1. Mama G woke up from a long nap and said, “Let us make consumers in our own image.” 2. So she reached into the center of the earth and retrieved two packages. She tore open the two packages and poured their contents on the ground. 3. Then she cupped her hand, reached it to the bottom of the Deep and withdrew water. 4. She held her hand over the sun until it boiled and then poured the boiling water onto the dust pile. 5. She stirred, and lo, the first two suburbanites appeared on the asphalt.
12. They were confused. The man looked at her and said “what are these cards thou hast given me?” 13. Mama said unto him, “those are credit cards. Only put gas on the one with the horse. 14. You shall be tempted to buy soda and chips with it, but you should only put gas on that card. 15. The other card, the one with the two circles, can be used for everything else.” 16. The woman listened to the creator, but the man had stopped listening after “soda and chips.”
Early Suburban Hymns
The early suburbanites performed many ceremonies. The most important of these was the stove sacrifice, which involved pouring butter or bacon grease into the flame of a range top. Doing so transforms something in the material world (fat or butter) into a vapor that rises to heaven and, thereby, enters the spirit world. Here is the earliest known hymn from the stove sacrifice. It would have been chanted by a priest or priestess while stirring a pot.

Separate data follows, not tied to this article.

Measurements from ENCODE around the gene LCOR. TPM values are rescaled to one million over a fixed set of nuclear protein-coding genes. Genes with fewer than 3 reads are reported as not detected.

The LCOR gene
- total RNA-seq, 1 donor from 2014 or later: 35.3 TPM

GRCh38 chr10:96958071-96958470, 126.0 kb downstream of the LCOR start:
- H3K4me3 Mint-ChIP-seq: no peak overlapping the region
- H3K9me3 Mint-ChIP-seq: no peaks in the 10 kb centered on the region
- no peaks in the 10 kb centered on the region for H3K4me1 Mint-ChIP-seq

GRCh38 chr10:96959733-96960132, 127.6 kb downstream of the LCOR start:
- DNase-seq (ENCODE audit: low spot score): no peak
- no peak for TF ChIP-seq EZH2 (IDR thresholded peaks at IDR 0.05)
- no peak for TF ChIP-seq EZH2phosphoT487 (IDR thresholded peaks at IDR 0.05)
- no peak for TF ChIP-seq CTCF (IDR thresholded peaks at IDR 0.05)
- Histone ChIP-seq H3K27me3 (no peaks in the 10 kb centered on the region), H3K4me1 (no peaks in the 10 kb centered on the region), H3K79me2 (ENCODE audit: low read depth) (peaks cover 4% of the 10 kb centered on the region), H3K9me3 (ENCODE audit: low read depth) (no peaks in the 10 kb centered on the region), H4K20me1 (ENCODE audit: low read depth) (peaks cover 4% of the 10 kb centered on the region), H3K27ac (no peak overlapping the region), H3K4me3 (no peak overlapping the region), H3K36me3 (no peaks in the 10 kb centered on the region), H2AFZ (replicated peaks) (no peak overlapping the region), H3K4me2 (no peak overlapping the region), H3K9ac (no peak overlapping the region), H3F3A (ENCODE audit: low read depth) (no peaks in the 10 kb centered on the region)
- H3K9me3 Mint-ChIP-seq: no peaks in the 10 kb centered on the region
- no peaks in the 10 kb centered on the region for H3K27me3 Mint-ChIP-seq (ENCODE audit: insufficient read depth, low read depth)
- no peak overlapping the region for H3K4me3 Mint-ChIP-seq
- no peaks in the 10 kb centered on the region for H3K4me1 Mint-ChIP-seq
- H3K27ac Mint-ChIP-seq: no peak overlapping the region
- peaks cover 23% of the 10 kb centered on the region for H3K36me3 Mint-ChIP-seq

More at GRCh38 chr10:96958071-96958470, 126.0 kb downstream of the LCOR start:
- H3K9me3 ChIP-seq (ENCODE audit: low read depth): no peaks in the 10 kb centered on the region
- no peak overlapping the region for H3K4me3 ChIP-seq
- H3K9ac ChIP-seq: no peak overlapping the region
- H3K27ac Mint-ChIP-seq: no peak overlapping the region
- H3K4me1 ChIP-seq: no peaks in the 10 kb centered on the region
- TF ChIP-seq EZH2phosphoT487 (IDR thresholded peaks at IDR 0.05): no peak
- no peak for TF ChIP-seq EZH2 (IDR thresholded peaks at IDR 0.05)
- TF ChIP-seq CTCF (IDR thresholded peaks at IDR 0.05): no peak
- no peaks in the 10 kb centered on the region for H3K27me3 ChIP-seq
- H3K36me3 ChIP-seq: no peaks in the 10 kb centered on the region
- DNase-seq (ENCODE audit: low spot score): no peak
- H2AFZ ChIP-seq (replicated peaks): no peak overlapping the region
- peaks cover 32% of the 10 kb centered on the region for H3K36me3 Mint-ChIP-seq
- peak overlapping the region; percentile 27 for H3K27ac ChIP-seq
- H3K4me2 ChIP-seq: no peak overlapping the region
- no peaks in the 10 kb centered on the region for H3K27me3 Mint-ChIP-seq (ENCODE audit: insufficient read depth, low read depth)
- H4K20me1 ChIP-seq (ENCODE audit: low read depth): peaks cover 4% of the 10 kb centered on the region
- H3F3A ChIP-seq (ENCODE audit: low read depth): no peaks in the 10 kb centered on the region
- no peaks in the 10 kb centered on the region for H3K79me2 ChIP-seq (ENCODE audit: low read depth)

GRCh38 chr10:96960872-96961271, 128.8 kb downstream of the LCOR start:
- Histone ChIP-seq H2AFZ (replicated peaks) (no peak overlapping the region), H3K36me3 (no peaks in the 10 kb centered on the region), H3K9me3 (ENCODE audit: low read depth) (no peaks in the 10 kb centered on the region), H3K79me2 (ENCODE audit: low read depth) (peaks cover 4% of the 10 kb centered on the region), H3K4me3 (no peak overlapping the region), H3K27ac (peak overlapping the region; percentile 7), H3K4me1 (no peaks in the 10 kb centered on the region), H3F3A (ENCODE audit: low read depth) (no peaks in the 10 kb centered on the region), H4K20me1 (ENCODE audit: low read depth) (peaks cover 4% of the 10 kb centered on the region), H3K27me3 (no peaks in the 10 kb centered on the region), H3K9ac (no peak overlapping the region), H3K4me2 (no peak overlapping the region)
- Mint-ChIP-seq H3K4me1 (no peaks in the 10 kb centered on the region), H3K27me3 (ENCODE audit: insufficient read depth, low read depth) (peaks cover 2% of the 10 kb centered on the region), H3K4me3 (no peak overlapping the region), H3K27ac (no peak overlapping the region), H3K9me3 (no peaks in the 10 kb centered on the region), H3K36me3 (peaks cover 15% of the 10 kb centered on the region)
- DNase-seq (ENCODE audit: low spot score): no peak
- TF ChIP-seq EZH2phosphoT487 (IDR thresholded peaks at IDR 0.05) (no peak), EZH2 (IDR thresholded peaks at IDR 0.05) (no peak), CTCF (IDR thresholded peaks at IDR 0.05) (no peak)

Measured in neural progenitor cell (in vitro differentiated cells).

Laud Hotpoint, the stove on which
I melt this soma (butter)
Praise be the milk and shredded cheese
The boiled macaroni
Suburbanism is fraught with superstitions, ritualized fears, and items of folk wisdom that are generally referred to as the “taboos”. There are thousands of Suburban Taboos. No single suburbanite abides by, or even knows, all of the taboos… but every suburbanite is reluctant to break some of them. Here are a few of the more popular:
- Don’t put a fork in the toaster
- If you make a face while drinking orange juice it will stay that way
- Always change the default password on your router
- Turn the hot water off first when taking a shower
- Don’t shovel or rake the roof
- Discard any cans that are dented
- Always check the oil before using the lawn mower
- Don’t put an empty milk carton back in the fridge
- Too much fertilizer can burn the lawn
- Stretch before you shovel snow
- Wash the pot after you use it
- If you don’t clip the trashcan, raccoons or dogs will get into the garbage
Suburbanites believe that every item in the universe has “magic”. Even out-of-date Yodels have “magic”… not much, but some. It is important to know which items have “much magic”. Things that have “much magic” should be treated with respect. Abusing these items may anger the gods. The following are items with “much magic.”